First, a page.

Court Rules for Rare Wild Red Wolves against USFWS

Photo by ADK91
Photo by ADK91

Agency Must Resume Release of Captive Wolves into Wild

Chapel Hill, NCThe US District Court for the Eastern District of North Carolina ruled on Friday that the US Fish and Wildlife Service (USFWS) must develop a plan by March 1 to resume its longstanding and successful practice of releasing captive red wolves into the Red Wolf Recovery Area in North Carolina. The case was brought by the Southern Environmental Law Center on behalf of the Animal Welfare Institute, the Red Wolf Coalition, and Defenders of Wildlife. The court order temporarily prohibits the federal agency from implementing its recent policy change barring release of captive wolves into the wild.

“This is a vital ruling that will breathe new life into the Red Wolf Recovery Program,” said Johanna Hamburger, director and senior staff attorney for AWI’s terrestrial wildlife program. “The court held that the US Fish and Wildlife Service’s passive efforts to manage the wild red wolf population are woefully inadequate to recover the species. By ordering the agency to once again release wolves from captivity into the wild population, the court is requiring much-needed action to prevent the continued downward spiral of this species.”

On November 16, the organizations sued the USFWS, asserting that new agency policies barring the use of proven management measures to save wild red wolves violate the Endangered Species Act (ESA). The groups filed for a motion for preliminary injunction in the case on November 19.

In its order granting the motion, the court agreed that the agency had likely violated the ESA and found that “extinction is a very real possibility in this case.” The court noted the precipitous decline of the wild red wolf population since the USFWS’s 2015 decision to stop releasing captive animals into the wild. In 2016, the wild red wolf population numbered between 45 and 60 known individuals; at the time the case was filed, that number was down to seven.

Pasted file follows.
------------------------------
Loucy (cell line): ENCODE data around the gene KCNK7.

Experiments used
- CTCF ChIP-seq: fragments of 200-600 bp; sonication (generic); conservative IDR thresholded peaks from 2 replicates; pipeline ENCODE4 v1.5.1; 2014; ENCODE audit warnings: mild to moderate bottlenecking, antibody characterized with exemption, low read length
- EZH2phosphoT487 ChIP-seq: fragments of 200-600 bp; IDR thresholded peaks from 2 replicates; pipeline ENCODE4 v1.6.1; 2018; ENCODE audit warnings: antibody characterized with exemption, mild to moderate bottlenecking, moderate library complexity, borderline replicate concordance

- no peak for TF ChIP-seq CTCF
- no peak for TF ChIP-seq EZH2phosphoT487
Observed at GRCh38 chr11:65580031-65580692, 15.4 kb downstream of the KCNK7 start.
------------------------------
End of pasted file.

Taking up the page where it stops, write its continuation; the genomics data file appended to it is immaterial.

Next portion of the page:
“With only seven known red wolves left in the wild, it is past time for the Fish and Wildlife Service to resume conservation measures that it used successfully for decades,” said Sierra Weaver, senior attorney at the Southern Environmental Law Center, which represents the conservation organizations in court. “The court was clear that the agency has to stop managing red wolves into extinction and instead take meaningful action to rebuild the wild red wolf population in North Carolina.”

“We are grateful that the US Fish and Wildlife Service will finally abide by its responsibility to protect this critically endangered wolf,” said Ben Prater, southeast program director at Defenders of Wildlife. “Releasing wolves into the wild is a commonsense, science-backed approach to boost this population and stave off the red wolf’s extinction. While the species has a long way to go, this is a major step in the right direction.”

“The Red Wolf Coalition is grateful that the court saw the importance of releasing captive red wolves to the wild population,” said Kim Wheeler, executive director of the Red Wolf Coalition. “These additional red wolves will add genetic diversity and breeding opportunities to the wild population in northeastern North Carolina.”

Media Contact Information

Margie Fishman, (202) 446-2128, [email protected]